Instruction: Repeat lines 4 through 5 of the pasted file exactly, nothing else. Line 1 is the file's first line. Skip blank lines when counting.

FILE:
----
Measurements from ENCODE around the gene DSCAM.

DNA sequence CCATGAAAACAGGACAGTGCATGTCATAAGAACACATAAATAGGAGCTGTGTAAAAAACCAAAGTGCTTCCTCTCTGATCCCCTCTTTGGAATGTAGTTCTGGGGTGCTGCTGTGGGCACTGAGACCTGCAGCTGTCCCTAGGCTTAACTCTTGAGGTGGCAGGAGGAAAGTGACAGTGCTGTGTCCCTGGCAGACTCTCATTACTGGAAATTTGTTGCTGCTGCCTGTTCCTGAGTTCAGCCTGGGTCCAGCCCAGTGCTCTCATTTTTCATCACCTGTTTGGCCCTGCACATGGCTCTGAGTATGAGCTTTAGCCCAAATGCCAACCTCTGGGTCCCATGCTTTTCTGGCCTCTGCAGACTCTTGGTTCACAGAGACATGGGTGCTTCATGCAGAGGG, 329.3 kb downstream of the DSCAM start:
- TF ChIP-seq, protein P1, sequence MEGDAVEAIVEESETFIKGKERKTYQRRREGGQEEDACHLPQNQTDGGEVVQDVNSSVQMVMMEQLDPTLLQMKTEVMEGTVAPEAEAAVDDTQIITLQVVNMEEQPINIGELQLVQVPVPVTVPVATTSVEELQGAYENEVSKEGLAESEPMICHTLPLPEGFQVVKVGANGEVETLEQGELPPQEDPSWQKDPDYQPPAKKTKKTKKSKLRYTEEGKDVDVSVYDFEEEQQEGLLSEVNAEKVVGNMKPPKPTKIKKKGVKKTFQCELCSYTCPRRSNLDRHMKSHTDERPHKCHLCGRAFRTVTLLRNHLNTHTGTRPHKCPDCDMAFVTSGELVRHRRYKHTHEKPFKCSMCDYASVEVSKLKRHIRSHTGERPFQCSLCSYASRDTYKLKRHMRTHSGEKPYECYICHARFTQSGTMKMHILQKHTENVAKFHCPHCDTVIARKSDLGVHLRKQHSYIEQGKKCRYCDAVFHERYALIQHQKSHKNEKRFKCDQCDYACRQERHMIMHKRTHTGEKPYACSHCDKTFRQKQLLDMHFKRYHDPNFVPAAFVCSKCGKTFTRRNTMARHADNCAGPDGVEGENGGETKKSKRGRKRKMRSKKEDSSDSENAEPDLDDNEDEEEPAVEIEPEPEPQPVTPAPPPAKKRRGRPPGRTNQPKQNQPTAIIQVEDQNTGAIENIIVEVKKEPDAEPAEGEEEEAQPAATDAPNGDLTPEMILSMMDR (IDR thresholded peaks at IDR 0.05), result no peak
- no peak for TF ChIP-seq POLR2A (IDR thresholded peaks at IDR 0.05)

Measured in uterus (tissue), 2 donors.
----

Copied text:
- no peak for TF ChIP-seq POLR2A (IDR thresholded peaks at IDR 0.05)

Measured in uterus (tissue), 2 donors.